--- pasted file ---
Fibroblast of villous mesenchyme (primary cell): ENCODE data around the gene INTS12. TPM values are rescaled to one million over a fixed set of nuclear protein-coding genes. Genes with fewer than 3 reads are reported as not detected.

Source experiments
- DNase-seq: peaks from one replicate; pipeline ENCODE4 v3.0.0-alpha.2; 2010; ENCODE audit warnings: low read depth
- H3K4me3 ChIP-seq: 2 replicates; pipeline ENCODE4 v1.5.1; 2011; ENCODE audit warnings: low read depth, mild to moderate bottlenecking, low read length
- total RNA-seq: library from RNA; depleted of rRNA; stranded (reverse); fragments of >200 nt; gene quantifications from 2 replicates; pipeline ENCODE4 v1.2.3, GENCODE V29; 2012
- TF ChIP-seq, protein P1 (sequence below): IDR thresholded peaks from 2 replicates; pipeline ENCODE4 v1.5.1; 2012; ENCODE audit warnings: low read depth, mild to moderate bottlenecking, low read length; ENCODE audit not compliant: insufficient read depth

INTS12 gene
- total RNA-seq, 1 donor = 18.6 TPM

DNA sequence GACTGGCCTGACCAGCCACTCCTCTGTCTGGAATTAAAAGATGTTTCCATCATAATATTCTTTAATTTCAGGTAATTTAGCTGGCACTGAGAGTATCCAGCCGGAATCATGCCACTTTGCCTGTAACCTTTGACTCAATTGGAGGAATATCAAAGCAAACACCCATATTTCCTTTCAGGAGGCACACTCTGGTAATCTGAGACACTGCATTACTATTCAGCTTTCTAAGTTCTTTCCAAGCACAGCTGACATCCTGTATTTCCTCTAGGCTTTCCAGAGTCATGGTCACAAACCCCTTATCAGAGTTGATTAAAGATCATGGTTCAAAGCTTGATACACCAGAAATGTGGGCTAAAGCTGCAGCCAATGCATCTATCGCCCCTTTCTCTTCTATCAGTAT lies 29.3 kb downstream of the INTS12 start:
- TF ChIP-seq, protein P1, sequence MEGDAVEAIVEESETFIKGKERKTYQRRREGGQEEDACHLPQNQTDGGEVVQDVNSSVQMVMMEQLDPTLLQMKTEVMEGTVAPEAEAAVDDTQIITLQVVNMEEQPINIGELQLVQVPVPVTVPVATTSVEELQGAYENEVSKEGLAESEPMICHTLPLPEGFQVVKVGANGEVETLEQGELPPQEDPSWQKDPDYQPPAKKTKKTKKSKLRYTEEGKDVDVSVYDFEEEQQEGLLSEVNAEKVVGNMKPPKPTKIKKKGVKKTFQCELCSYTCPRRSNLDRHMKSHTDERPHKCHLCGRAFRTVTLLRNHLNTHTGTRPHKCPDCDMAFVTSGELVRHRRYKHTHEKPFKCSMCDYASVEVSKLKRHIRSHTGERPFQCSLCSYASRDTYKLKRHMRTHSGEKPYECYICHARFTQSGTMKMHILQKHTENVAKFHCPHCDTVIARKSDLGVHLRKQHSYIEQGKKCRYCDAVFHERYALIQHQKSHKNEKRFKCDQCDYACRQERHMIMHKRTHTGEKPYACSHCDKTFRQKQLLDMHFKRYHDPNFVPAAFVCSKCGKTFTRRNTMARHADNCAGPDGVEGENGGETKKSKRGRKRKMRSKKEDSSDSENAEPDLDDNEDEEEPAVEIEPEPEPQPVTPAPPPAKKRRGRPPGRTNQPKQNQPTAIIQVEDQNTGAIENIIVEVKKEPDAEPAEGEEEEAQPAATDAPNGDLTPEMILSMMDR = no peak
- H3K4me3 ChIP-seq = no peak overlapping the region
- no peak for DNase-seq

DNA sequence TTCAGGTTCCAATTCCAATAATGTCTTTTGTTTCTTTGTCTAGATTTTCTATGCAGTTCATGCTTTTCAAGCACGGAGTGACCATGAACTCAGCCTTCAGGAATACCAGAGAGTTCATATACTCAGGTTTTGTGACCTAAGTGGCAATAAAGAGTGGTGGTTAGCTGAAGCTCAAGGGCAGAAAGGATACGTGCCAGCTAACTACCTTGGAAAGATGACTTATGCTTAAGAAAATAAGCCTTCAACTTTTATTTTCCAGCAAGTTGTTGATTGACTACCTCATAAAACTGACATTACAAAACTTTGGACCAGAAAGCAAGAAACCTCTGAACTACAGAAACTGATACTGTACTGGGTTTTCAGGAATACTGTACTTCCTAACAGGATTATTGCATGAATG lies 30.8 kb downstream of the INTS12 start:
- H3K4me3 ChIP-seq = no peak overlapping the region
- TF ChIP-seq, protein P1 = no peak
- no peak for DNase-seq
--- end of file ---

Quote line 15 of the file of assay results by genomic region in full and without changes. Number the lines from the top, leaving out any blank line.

- TF ChIP-seq, protein P1 = no peak